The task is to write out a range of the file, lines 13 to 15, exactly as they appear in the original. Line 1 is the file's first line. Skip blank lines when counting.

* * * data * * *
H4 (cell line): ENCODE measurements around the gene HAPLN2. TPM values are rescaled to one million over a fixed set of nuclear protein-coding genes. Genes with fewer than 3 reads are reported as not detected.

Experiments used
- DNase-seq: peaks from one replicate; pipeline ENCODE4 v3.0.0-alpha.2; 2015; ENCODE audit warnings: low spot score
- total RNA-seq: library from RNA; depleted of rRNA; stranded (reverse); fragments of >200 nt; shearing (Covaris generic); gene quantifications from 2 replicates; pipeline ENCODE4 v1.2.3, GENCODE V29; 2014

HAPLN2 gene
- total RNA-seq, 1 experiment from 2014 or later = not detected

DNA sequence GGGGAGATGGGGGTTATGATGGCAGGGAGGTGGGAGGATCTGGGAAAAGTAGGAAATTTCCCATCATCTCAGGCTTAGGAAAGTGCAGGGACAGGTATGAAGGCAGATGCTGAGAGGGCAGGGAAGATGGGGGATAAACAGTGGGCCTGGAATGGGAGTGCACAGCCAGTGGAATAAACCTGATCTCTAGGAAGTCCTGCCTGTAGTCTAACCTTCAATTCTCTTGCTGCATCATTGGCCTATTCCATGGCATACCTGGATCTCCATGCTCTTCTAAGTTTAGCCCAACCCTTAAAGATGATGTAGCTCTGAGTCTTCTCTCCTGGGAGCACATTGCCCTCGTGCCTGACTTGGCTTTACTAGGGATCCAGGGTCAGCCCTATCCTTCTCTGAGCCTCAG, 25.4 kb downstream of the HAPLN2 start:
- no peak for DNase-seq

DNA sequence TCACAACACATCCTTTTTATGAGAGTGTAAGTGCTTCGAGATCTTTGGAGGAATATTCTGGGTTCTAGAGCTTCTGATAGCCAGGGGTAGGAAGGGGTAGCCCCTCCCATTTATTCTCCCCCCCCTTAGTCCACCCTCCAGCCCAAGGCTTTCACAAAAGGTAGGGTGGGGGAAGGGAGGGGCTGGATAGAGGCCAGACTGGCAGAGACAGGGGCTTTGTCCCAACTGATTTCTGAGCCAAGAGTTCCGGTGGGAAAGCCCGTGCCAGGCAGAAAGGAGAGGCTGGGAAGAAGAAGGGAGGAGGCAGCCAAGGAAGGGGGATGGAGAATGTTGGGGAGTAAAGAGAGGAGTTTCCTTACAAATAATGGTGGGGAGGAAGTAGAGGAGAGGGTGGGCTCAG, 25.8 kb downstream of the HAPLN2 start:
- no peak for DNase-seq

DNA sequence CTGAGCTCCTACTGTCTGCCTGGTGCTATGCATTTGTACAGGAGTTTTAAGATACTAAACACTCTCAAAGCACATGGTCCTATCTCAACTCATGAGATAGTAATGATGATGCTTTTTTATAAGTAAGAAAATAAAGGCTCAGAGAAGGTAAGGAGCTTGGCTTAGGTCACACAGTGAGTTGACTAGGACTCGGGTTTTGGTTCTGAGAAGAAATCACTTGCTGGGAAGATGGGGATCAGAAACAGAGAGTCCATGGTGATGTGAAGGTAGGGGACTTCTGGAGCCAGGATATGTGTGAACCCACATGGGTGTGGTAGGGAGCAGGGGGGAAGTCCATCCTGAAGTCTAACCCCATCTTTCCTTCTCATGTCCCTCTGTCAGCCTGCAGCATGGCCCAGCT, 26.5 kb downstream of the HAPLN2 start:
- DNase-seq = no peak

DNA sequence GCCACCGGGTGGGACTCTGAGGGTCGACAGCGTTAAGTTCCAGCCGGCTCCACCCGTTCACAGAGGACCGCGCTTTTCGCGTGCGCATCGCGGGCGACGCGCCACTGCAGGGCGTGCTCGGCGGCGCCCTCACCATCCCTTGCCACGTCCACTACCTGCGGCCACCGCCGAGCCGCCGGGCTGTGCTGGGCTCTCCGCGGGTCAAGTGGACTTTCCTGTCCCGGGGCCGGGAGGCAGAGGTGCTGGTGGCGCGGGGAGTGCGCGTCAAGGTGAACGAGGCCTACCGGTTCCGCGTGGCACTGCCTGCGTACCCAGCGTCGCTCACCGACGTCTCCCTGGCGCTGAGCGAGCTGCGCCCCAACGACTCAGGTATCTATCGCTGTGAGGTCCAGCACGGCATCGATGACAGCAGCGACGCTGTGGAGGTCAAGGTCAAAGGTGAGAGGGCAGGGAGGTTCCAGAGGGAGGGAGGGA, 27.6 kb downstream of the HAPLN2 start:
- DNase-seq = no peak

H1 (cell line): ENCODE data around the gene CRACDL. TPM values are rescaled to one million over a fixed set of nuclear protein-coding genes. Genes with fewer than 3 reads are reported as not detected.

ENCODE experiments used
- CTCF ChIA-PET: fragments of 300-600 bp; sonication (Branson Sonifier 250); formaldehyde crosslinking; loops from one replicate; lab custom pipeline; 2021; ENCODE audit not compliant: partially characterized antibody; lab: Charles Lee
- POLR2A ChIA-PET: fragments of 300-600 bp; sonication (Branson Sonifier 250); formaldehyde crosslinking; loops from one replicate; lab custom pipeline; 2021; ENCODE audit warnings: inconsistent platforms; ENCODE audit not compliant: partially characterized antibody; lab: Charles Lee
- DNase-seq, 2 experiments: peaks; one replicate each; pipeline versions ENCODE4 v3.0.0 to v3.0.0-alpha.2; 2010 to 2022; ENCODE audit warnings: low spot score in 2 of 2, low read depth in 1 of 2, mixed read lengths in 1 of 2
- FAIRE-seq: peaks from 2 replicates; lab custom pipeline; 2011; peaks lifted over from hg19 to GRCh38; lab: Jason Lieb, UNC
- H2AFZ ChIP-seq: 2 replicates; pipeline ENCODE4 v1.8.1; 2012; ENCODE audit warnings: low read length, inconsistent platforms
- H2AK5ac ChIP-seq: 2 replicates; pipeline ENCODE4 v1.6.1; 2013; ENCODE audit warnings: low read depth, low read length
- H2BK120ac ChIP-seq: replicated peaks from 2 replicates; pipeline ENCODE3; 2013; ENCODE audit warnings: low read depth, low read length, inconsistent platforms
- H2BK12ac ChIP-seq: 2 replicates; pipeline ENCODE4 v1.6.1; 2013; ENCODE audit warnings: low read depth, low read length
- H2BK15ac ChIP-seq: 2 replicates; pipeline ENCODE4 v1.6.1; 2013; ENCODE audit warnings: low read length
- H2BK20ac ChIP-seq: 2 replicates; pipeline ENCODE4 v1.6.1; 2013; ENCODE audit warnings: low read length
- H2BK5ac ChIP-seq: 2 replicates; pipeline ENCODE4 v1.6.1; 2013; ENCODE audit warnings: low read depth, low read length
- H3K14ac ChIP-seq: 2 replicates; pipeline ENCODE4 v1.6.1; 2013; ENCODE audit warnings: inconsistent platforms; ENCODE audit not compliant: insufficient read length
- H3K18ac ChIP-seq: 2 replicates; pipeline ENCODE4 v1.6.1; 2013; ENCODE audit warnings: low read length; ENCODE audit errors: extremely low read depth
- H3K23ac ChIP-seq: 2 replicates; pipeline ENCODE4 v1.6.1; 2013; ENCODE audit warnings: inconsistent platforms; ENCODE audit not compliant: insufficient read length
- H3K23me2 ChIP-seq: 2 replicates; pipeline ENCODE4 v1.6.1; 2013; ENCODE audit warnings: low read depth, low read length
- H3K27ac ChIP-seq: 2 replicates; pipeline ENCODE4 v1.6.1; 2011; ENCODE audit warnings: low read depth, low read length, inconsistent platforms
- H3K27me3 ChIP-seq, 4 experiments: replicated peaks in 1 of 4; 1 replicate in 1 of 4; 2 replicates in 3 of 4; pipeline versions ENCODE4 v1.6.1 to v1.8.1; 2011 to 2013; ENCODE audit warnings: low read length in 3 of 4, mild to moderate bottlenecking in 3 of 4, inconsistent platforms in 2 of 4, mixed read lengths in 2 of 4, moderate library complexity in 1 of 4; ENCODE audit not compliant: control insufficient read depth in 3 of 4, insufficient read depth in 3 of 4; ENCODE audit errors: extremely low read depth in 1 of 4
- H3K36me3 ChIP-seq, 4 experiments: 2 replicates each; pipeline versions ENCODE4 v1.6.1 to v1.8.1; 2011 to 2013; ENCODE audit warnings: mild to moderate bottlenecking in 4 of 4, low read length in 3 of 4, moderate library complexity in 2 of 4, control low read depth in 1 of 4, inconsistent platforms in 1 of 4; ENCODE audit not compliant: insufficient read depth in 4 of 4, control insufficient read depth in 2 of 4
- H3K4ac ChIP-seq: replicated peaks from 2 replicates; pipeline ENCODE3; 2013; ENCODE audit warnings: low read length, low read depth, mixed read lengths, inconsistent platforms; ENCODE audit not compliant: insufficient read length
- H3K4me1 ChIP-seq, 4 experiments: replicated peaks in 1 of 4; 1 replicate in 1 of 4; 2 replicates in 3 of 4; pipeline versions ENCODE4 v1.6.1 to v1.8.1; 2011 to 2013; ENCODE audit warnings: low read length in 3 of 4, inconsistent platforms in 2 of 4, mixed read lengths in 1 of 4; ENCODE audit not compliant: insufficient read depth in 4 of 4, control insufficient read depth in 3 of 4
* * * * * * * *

DNA sequence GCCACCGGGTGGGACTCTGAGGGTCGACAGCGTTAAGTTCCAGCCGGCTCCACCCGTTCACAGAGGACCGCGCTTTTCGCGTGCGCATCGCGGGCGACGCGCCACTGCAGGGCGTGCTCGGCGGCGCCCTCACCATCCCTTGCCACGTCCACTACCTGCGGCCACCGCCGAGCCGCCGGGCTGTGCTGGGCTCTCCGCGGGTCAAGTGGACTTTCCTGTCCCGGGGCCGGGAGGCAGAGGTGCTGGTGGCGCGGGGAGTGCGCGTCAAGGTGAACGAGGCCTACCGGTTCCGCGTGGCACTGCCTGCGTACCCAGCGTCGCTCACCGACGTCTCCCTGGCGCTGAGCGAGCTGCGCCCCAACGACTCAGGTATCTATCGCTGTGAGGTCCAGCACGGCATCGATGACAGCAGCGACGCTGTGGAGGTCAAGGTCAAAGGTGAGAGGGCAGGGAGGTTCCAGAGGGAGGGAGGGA, 27.6 kb downstream of the HAPLN2 start:
- DNase-seq = no peak

H1 (cell line): ENCODE data around the gene CRACDL. TPM values are rescaled to one million over a fixed set of nuclear protein-coding genes. Genes with fewer than 3 reads are reported as not detected.